This is going to sound ludicrously arrogant, given that I’m white, cisgendered, more or less able-bodied, and from a First World country: but when I look back at why I’ve started writing books, most of the time it’s because I’ve been irritated that the books that were already out there weren’t reflecting me.
No, I don’t mean that I expect any book I spend my money on to feature an untidy, myopic woman with two cats and a serious Sims habit. I mean that I kept seeing books misrepresenting me or my experiences or the people I was closest to. I kept having to make the choice of either trying to twist my head around into the mindset of the reader who was expected, or reading against the grain and hoping that if I loved any given character enough, it would make up for the author not giving them the attention they deserved: that this time it would come right, that the disabled character wouldn’t turn out to be ‘twisted in mind as well as in body’, that the fat character wouldn’t be a figure of disgust, that the gay character wouldn’t die. And again, I know that compared to what some people have had to face in the way of seeing themselves and the world around them represented in books, I’ve had it easy. I’m just explaining how I got here.
I started writing the stalled Big Ol’ Fantasy Novel because I was sick and tired of reading about heroines who have ‘strong bones’ and ‘interesting faces’ and are skinny and coltish and long-legged, and, if they’d shown up in the real world, could make a living on a catwalk with no problem whatsoever. I wouldn’t have minded, except that these characters invariably had a snotty, manipulative foil with a big bust.
You know, I was a teenager with a big bust. I hung out with the other early developer in my year a lot, because while we didn’t have a lot else in common (she was graceful, socially savvy, and had been interested in long-distance running until puberty struck, and I, er, was none of those things) we both had to deal with the same stupid crap, from taunts shouted across the playground to the bizarre, targeted nastiness of the P.E teacher, who I think may have had some issues of her own.
And neither of us thought that the way to deal with this was to devote our lives to the downfall of those in our year who had hit the ‘built like a model’ jackpot, particularly as they had their own problems, mostly in the area of trying to buy large shoes. I absolutely don’t mean to say that tall, thin teenagers have it easier. I’m not even sure they have it that different, given that being a teenager is a minefield for everybody. But the way they were represented in the books I read was different, and that annoyed me.
So, I was reading yet another novel where the heroine’s ability to dress up as a boy was more or less written up in neon lights as a sign of her virtue (I can’t think why, but I suspect the writer had never read a life of Lady Caroline Lamb) and I thought ‘Enough with this’. And started writing a book about a short, curvy mage with a problem with fire elementals and a tendency, when locked in a room with nothing in the way of a possible disguise but her unpleasant fiancé’s breeches, to think ‘Well, that‘s never going to work, because those wouldn’t have gone round my hips when I was eleven’.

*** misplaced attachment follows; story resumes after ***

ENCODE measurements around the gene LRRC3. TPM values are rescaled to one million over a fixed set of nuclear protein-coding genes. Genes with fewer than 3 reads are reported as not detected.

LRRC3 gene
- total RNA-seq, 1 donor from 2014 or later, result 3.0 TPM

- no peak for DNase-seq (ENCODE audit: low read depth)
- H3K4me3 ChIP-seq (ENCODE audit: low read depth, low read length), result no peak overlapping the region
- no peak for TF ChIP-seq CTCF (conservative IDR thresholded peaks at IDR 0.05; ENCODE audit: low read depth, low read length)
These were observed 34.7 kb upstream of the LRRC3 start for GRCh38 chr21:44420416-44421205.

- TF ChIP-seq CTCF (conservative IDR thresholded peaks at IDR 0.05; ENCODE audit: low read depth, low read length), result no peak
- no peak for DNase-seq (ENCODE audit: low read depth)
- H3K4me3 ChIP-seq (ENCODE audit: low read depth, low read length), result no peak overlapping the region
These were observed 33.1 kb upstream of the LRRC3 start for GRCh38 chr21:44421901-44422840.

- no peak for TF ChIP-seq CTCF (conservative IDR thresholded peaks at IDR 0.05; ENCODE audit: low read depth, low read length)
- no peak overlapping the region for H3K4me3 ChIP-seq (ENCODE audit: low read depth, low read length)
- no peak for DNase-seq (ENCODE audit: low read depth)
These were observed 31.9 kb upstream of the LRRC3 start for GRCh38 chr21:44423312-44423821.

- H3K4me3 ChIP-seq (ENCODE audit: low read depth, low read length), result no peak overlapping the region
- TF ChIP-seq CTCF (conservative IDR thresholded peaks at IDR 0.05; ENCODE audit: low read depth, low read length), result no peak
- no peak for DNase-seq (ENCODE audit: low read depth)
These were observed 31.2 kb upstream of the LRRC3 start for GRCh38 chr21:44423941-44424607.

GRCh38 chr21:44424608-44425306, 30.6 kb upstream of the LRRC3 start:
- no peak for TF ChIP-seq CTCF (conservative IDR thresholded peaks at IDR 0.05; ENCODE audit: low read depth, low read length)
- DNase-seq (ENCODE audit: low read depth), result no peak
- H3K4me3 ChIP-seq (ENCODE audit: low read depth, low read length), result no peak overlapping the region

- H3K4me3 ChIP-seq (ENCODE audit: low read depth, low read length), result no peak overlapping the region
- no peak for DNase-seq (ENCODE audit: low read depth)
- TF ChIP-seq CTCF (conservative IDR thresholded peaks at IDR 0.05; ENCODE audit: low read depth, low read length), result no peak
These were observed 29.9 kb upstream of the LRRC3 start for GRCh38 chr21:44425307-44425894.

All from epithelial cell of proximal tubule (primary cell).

And I would have finished it too, if it had only had any plot.
Fast forward a few more years, and I got diagnosed with anxiety panic disorder, which was in a lot of ways a relief, as previous to that I’d thought I was going to die every time I started hyperventilating. And that’s where Tzenni came from.
I was tired of brave heroes and fearless, kickass, quipping heroines: I was going to write a book about someone who was scared of stuff to the extent that I was or possibly a little more, and they were going to be the heroine and get stuff done, damn it. And if they could, I could too. (I’m managing the anxiety with the help of my GP, so please don’t leave suggestions in the comments: thank you for the kindly thought, but whatever it is you think would help, the likelihood is good that I’ve already heard of it)
I don’t have Tzenni’s fear of stairs (though possibly I should, considering that I have fallen down stairs and broken the same ankle twice: the stairs clearly have it in for me, possibly due to having diagnosed me as Always Chaotic Evil on account of my bust): I just thought ‘What’s the most inconvenient thing I could have my protagonist be scared of, in a mostly vertical city-state?’ and the answer popped back, stairs.
So I had a heroine who hated stairs, and a… well, antagonist, at least to start with, who lived at the top of a staircase. And the rest of the book grew from that. She rescues her prince, she has a damn good go at brokering several different peace deals between radically different factions, and at the end of it she’s a bit less scared of stairs, even though she’s never going to like them. And I felt brave enough to put the book up on Lulu. And here we are.
Because when some medical person gives me the stink-eye and says ‘It’s just anxiety’ as if I’m wilfully wasting her time, I wish I had Innes Liang at my back. And I bet I’m not the only one.